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View Full Version : We can't save all of them - a story



garyash
05-14-2008, 09:00 PM
I got a call from a guy who found my web site, told me of a car he has in a garage about 5 miles from my house. He had driven the car in college, had always planned to restore it, but it never happened. After a couple of false starts to coordinate timing and get the garage keys, I finally got to see the 1960 Lark 2 door sedan, Champ 6, automatic, lowest trim level. It was in an 1840's stone carriage house that had a leaking roof for years and is due to be demolished this week. He wanted to know if anyone would buy the car.

It had been parked 25 years ago with the engine dead and disassembled. Even the torque converter was lying on the floor of the back seat. A plastic tarp had been pulled over it years ago, but the damp and drip had done their worst. There wasn't a single body panel that wasn't rotted and mold had grown deep on the interior. Junk had been piled on the car, and the beginnings of the garage destruction had brought down more crap on the car. Tires were flat and shine had long since left the chrome.

I'm a glutton for punishment, but even I could not find anything short of the glass worth saving, and not all of that was whole. It was with a little emotion that I said, "Thanks, but no thanks" knowing that one more Studebaker was going to be consigned to the crusher. I couldn't even get to the hood or the driver's door to get the serial number. I had a camera in my pocket, but the car was too sad to even record its last days.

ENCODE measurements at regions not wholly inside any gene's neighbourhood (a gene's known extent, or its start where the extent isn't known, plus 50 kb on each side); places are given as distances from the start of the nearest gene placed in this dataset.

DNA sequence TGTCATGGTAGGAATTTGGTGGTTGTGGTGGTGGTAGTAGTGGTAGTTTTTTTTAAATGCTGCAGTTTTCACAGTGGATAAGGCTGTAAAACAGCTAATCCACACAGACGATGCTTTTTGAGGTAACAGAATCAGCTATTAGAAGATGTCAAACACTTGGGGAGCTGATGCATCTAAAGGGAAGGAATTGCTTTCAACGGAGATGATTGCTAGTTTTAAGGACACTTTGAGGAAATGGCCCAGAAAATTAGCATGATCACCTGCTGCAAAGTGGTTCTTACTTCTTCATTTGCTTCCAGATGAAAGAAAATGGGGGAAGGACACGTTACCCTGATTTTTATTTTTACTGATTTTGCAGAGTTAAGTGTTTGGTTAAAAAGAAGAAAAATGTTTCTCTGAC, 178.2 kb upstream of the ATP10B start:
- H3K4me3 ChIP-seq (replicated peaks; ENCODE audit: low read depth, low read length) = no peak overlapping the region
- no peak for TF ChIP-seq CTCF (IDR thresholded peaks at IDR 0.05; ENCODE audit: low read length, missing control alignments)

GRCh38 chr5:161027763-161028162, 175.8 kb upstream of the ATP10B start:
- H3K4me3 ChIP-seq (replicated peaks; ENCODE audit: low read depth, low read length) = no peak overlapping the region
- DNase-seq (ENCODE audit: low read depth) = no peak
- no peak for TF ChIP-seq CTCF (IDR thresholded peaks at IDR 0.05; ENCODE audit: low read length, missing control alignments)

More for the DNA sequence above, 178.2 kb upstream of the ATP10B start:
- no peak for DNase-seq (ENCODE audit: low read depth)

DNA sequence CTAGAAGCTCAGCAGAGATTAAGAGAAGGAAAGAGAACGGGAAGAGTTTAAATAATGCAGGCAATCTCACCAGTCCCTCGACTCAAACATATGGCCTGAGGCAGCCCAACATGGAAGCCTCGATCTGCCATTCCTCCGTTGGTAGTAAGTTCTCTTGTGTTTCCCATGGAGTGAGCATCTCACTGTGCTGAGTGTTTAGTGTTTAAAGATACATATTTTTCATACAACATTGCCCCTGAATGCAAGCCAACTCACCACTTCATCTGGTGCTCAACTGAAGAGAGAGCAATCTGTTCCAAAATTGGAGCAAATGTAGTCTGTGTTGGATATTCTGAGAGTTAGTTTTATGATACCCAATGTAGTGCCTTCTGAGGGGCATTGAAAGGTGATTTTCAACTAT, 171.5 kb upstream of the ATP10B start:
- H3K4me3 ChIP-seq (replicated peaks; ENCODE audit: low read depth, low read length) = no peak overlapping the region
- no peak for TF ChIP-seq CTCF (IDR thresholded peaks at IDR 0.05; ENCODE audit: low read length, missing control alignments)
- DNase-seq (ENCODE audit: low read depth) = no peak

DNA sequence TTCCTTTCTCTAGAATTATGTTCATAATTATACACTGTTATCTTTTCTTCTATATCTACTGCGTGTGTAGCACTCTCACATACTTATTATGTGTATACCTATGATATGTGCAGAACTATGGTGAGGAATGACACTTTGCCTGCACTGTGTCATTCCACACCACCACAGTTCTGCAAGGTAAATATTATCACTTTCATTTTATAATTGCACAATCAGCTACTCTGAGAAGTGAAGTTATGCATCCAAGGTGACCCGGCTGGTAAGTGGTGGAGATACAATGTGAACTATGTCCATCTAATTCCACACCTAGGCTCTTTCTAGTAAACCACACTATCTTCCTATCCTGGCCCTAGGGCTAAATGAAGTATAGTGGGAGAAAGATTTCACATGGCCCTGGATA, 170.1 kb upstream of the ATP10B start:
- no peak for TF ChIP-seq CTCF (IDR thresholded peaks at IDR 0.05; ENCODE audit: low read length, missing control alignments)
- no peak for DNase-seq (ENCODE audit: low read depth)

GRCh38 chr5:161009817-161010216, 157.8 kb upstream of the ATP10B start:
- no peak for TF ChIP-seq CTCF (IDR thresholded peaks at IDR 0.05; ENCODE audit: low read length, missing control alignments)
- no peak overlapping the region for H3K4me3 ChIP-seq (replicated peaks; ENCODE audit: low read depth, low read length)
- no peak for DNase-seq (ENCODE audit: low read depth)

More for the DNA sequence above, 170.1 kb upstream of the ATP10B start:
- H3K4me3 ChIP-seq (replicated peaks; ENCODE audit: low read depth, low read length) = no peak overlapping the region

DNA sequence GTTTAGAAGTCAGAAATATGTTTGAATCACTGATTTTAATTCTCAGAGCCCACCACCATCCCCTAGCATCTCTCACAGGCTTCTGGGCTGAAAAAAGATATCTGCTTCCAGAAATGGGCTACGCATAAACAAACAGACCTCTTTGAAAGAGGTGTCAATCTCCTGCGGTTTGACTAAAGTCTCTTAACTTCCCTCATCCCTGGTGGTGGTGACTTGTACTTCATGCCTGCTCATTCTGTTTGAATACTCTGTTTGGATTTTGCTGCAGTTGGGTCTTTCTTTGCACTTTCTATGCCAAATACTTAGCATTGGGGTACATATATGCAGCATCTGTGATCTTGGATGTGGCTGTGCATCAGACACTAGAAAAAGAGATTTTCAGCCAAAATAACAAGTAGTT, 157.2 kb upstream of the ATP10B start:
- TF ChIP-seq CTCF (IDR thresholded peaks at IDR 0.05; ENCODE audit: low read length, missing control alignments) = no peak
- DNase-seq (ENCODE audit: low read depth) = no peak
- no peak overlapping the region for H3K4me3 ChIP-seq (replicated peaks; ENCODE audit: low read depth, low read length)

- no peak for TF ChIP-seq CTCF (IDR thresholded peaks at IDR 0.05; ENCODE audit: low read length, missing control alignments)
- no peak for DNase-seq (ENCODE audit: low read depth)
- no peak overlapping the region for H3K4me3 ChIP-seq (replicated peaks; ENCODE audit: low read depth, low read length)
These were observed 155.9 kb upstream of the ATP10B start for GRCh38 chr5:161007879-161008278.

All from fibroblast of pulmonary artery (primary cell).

RIP, little Lark! We can't save all of you, but you gave some people a set of good memories. Of course, if there is someone out there who wants to be heroic, a Lark awaits you - for a day or two more - in New Bedford, Mass., not far from where the words "Call me Ishmael..." were uttered at the beginning of "Moby Dick". If Captain Ahab had driven a Studebaker, this is where he parked it.

[img=left]http://www.studegarage.com/images/gary_ash_m5_sm.jpg[/img=left] Gary Ash
Dartmouth, Mass.
'48 M5
'65 Wagonaire Commander
'63 Wagonaire Standard
web site at http://www.studegarage.com

Dick Steinkamp
05-14-2008, 09:16 PM
quote:Originally posted by garyash

It had been parked 25 years ago with the engine dead and disassembled. Even the torque converter was lying on the floor of the back seat. A plastic tarp had been pulled over it years ago, but the damp and drip had done their worst. There wasn't a single body panel that wasn't rotted and mold had grown deep on the interior. Junk had been piled on the car, and the beginnings of the garage destruction had brought down more crap on the car. Tires were flat and shine had long since left the chrome.




Other than that, was it OK?



[:o)]



http://i149.photobucket.com/albums/s66/ddstnkmp/54%20starlight/HiResS2Dsig2.jpg

JDP
05-14-2008, 09:29 PM
Once pasted on a 52 hardtop that had been stored under a tarp. I opened the door to see nice carpets, then stepped on the sill and watched the entire floor to the tunnel fall on to the grass. The owner was shocked to see what had happened to his nice car under that tarp. I'm sure it was later scrapped because I would not take the car had it have been free.

JDP/Maryland

bams50
05-14-2008, 09:31 PM
What did he want for it?

And while you're looking, any progress on the Standard Wagonaire?



Robert (Bob) Andrews Owner- Studebakeracres- on the IoMT (Island of Misfit Toys!)
Parish, central NY 13131

"Some people live for the rules, I live for exceptions"- 311

"With your Lark you're on your own, free as a bird, alive as a Lark. You've suddenly discovered that happiness is a thing called Larking!"